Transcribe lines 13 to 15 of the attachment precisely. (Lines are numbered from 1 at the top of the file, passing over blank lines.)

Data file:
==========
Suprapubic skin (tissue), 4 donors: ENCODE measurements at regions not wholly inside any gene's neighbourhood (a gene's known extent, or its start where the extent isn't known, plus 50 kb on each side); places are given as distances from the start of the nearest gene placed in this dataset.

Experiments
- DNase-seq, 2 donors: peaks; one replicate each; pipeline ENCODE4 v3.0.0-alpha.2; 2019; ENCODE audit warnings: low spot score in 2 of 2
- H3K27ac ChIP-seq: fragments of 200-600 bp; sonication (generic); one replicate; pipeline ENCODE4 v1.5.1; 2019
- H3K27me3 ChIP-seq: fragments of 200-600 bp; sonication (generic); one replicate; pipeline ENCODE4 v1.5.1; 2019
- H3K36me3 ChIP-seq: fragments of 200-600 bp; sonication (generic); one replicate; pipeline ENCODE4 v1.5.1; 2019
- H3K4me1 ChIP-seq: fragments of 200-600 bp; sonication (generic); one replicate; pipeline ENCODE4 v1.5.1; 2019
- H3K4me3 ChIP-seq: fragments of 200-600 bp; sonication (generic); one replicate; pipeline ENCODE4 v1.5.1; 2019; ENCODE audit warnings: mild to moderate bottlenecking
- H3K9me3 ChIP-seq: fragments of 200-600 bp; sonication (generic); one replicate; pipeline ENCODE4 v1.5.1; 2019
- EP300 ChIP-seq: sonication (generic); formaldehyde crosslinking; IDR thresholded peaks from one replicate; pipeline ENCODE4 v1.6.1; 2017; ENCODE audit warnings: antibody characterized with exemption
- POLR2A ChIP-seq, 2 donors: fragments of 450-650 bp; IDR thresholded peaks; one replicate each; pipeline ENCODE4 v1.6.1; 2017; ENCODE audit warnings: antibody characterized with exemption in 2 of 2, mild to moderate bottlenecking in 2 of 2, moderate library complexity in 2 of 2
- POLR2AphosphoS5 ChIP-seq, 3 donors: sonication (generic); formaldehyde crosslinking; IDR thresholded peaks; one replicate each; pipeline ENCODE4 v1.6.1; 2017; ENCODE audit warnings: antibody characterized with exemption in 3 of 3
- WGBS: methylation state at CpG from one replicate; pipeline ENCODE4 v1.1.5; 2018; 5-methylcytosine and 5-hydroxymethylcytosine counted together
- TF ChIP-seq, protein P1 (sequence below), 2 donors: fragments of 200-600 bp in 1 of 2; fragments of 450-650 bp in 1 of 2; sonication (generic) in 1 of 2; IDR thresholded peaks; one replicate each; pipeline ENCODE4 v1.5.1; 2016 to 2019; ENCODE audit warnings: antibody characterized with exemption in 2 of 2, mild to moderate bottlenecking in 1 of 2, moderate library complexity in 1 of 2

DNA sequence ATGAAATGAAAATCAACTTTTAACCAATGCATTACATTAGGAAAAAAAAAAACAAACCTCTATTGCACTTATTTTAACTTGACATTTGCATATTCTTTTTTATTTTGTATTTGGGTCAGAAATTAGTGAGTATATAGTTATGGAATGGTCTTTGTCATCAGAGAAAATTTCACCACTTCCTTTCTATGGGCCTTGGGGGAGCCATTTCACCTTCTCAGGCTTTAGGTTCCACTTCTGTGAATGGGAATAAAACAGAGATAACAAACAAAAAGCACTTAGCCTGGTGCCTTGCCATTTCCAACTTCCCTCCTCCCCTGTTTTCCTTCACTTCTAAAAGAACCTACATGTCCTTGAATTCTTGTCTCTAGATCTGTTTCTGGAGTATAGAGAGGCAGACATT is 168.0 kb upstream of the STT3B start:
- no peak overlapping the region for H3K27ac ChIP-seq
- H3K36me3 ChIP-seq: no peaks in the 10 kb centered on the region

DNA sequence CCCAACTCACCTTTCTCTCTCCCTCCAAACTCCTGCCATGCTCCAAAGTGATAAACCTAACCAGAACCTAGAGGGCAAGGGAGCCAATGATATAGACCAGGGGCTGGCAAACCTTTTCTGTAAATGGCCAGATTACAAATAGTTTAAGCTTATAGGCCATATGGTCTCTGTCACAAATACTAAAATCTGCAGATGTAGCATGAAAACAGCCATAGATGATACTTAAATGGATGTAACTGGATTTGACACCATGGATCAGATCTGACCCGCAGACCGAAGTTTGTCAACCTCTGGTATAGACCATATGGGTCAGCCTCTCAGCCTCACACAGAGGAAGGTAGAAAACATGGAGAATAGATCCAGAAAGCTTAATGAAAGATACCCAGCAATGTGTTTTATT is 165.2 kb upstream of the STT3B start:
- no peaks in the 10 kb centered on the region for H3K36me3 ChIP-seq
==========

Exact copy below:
- WGBS: methylation state at CpG from one replicate; pipeline ENCODE4 v1.1.5; 2018; 5-methylcytosine and 5-hydroxymethylcytosine counted together
- TF ChIP-seq, protein P1 (sequence below), 2 donors: fragments of 200-600 bp in 1 of 2; fragments of 450-650 bp in 1 of 2; sonication (generic) in 1 of 2; IDR thresholded peaks; one replicate each; pipeline ENCODE4 v1.5.1; 2016 to 2019; ENCODE audit warnings: antibody characterized with exemption in 2 of 2, mild to moderate bottlenecking in 1 of 2, moderate library complexity in 1 of 2

DNA sequence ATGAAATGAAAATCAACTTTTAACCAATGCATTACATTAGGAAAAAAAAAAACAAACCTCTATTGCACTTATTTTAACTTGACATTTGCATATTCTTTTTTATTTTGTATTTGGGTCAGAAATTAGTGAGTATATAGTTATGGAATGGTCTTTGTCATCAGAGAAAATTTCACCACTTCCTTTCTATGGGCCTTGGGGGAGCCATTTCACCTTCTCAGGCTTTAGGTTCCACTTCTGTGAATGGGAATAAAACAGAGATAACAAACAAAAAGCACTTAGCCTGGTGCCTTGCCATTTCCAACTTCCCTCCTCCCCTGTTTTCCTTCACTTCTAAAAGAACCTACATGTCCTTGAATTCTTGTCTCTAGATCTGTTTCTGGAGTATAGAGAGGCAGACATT is 168.0 kb upstream of the STT3B start: